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Losing Weight May Help Lower Cancer Risk

Weight Loss Linked to Reduced Inflammation in Postmenopausal Women

Obesity and Cancer

For Mitchell Roslin, MD, who was not involved in the research, the study is more evidence that obesity is an inflammatory disease.

"This will become a hot topic," says Roslin, chief of bariatric surgery at Lenox Hill Hospital in New York. "Obesity and cancer is a very interesting angle, which we are just beginning to understand. We don't know what is driving the inflammatory state of obesity, but we know it decreases when you lose weight."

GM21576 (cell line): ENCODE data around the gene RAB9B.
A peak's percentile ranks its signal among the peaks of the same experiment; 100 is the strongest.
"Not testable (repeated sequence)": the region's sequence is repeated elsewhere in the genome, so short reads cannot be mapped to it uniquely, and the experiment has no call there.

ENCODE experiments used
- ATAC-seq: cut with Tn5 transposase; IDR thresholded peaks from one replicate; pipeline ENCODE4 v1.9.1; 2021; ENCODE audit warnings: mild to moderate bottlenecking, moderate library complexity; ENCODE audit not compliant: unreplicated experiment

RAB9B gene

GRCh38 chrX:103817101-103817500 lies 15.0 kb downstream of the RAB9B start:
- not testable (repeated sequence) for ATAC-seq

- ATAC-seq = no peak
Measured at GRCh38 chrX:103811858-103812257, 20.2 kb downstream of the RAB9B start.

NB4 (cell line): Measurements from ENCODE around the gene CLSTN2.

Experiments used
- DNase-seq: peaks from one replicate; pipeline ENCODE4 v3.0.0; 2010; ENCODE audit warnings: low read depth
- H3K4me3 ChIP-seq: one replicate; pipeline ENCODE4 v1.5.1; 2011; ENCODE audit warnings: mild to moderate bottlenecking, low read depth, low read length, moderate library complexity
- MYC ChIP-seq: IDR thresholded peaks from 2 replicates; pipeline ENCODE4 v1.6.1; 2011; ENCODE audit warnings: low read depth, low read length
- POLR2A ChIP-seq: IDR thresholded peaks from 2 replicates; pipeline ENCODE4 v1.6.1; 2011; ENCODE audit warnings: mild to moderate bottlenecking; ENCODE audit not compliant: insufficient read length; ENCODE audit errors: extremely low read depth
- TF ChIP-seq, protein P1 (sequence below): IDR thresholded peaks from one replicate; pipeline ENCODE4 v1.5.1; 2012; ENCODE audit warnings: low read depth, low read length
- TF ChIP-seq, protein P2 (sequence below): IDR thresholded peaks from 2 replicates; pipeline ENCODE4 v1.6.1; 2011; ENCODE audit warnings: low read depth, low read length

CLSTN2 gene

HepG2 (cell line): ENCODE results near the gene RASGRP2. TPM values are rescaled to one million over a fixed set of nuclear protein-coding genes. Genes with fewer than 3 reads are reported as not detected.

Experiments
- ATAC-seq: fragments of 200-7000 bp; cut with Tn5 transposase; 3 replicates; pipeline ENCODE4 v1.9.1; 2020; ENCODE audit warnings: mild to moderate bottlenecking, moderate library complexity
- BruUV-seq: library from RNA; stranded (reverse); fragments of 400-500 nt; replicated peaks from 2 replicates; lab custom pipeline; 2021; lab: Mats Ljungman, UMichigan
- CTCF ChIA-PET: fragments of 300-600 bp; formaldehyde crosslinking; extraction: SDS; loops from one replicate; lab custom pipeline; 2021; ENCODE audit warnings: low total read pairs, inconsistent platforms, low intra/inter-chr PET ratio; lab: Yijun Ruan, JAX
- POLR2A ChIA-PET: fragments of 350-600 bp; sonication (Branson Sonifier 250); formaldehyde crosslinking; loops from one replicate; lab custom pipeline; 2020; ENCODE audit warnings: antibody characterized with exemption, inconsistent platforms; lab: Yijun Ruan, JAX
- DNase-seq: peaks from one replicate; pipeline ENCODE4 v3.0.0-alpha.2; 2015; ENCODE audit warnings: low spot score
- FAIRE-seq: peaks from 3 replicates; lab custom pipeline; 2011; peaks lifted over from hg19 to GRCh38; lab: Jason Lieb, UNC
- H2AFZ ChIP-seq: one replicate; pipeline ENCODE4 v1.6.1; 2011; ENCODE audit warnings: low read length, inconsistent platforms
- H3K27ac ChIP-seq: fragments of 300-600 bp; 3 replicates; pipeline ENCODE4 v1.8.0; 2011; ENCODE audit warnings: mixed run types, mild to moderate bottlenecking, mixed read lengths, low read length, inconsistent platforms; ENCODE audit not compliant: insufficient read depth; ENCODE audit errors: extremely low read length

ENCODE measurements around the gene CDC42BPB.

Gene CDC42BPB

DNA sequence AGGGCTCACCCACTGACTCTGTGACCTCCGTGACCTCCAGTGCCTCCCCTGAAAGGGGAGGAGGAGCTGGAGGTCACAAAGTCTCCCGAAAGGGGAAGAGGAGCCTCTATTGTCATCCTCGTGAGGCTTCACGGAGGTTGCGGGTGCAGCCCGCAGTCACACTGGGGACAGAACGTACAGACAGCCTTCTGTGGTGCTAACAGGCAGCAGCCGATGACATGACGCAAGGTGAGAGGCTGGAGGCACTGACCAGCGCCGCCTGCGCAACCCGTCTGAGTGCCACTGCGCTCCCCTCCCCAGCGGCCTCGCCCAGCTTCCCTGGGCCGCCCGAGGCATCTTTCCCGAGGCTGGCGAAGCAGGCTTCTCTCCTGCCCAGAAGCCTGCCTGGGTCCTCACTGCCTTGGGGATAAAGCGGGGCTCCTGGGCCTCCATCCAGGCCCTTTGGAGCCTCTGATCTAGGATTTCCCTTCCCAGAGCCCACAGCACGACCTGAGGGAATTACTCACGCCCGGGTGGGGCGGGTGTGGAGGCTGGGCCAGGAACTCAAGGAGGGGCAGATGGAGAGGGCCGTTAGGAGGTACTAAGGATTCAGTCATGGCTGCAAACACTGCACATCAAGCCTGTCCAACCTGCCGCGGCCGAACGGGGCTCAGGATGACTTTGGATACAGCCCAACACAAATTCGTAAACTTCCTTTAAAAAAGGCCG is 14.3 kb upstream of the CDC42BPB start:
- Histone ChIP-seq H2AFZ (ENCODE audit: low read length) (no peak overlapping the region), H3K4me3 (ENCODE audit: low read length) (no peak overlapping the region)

Cancer prevention researcher Kerri Winters-Stone, PhD, says the study is very impressive, especially compared to smaller studies that came before.

"It gives us a better idea of what we can expect at a population level," says Winters-Stone, of the Knight Cancer Institute at Oregon Health and Science University in Portland. "And it gives more evidence of what results from behavioral changes. Diet-induced weight loss is really central to reducing inflammation markers. And these were not extreme weight loss plans. The weight loss came from realistic plans that people can achieve over a year."

Plan to Lose Weight

McTiernan advises women who are overweight to start exercising, to pay close attention to what and how much they eat, and to keep track of progress to help reach a weight loss goal of 1 to 2 pounds per week. She hopes that women will get help to do this from their doctors.

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